Thus, since the Church and its priesthood doesn’t constitute the truth of Christ’s words regarding the sacraments, what does? Calvin’s solution is to replace the authority of the Church with the faith of individuals, worked by the Spirit.
This is how it works according to the teachings of Theodore de Beze, one of Calvin’s students. The Spirit uses the word and the visible sign (i.e. the bread and the wine) together, miraculously to gain access to the soul and thus to create faith. And by faith created by the Spirit, to whom local separation means nothing, the believer is joined to the whole Christ in heaven, in a spiritual-bodily communion as intimate and complete as any Catholic or Lutheran could wish.
This account does have some important, and objectionable consequences. Whereas the Catholic doctrine can guarantee the presence of Christ independently of the faith or disbelief of the individual, the Reformed solution obviously cannot make the same guarantee. Therefore, classical Reformers taught that for the unbelieving communicant, Christ is simply absent. No faith, no presence. Its a little like Schrödinger’s Cat thought experiment where the act of observing an experiment changes its results, so likewise, it is how you look on the sacrament which determines its reality. If you look on it with faith, it is the Body and Blood of Christ, if you look on it disbelievingly, it is nothing more than bread and wine. Luther however would vehemently object to this to which we now turn.
Lutheran Solution and its Elimination of the Boundary Condition
Luther denounced the Reformed teaching on the sacraments in unambiguous terms, accusing them of being “scourges of the sacraments”. One quibble was that it is hard to see why the unworthy unbeliever would be eating and drinking judgement if it were just ordinary bread and wine and nothing more, and that it has to be the body and blood of Christ, independently of that person’s faith, which is the reason why unbelieving eating and drinking would invoke God’s judgement. But this is a minor point compared to a more fundamental gospel issue at stake which provoked the violence of Luther’s objections.
In Reformed doctrine, Christ’s words of promise in the Supper would simply be untrue when addressed to an unworthy unbelieving recipient, and so is no gospel promise at all, which only the unworthy needs. The person who cries ‘Lord help me with my unbelief!” would receive no comfort from the sacrament, no promise of remission of sins or strengthening of faith from the bread of life, because for this unworthy unbelieving recipient, the Christ’s words of promise of his body/blood, broken/shed for him, simply isn’t true. Thus, the objectivity of the Gospel promise, over and above the subjective unworthiness of its recipients (due to unbelief), would simply be lost. In order for the gospel promise to be true and to address unworthy persons who need help with their unbelief, its truth cannot be contingent upon the person’s unreliable subjective faith, but upon the infallible promise of Christ.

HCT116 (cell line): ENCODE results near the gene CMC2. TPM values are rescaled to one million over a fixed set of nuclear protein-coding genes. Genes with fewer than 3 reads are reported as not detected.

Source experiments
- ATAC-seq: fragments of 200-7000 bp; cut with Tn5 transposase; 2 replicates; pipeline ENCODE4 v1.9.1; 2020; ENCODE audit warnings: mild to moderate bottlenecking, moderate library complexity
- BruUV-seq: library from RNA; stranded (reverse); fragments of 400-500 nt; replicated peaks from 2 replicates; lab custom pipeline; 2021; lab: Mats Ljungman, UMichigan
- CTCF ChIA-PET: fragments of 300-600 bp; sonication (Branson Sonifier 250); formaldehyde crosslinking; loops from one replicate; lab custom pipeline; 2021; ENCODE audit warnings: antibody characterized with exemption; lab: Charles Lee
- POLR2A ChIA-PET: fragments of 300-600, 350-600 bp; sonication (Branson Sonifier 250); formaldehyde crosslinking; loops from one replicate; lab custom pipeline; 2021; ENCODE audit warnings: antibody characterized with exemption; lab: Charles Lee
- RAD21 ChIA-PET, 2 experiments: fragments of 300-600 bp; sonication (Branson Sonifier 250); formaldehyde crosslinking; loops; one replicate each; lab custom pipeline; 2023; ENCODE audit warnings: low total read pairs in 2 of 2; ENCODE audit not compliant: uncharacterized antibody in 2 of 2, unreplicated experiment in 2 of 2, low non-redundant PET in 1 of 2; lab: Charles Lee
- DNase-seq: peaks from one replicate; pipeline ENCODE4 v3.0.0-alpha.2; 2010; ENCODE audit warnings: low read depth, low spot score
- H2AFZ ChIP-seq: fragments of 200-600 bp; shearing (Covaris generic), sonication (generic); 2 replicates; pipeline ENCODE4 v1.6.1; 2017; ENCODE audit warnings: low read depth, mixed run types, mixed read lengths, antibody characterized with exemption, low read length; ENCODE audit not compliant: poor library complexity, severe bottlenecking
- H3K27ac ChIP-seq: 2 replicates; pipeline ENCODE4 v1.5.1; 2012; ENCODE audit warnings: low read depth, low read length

Therefore for Luther, he simply dropped the boundary condition. Christ’s body has no location or space-time characteristics of its own, distinct from its location on the altars. Thus, Luther feels no need to overcome the spatial separation between Christ’s ascended body and Christ’s body on altars. Because Christ’s body is a spiritual body, it is not bound to the laws of physics, and it is not therefore “forced” to be located at one point in some sort of space-time continuum (even a heavenly one!).
Look at it this way. When Christ was on earth in the days of his incarnation, if you wanted to speak to him or ask him anything, you have to physically locate him on the map somewhere in Israel. Miracles can be done in Christ’s name from anywhere even when he was on earth, and he can cure illnesses without being physically present, but the roman centurion still had to sent someone to locate Christ about it and tell him in the flesh about the problem before Christ can do anything about it.
Thus Christ’s bodily ascension to God’s right hand’s in heaven is not to say that he is now somehow quasi-located in some heaven which now contains his “proper” body. His “location” at God’s omnipresent right hand is simply his sharing in God’s possibility of making himself available where he wills. Before the Ascension, if you wanted to speak to Christ, you had to find him bodily somewhere on the map, after the Ascension, Christ is at God’s omnipresent right hand, you can speak to Christ anywhere on earth, because Christ’s spiritual and divine body now shares in God’s omnipresence and is available everywhere.
In particular, Christ is present at every embodiment of the Gospel promise. When absolution is pronounced, baptism performed, or the Eucharist celebrated, Christ is present by virtue of his words of promise embodied in those contexts. So whilst the Catholics makes the truth of the promise of Christ at the Supper dependent on the Church, and the Reformers make it dependent on the individual faith, the Lutherans make the truth of Christ’s promise dependent on the words of the promise itself. This bread and wine is the Body and Blood by virtue of the words of the promise of Christ, whenever we “do this” (take the elements, give thanks, break it and eat it), in commemoration of him.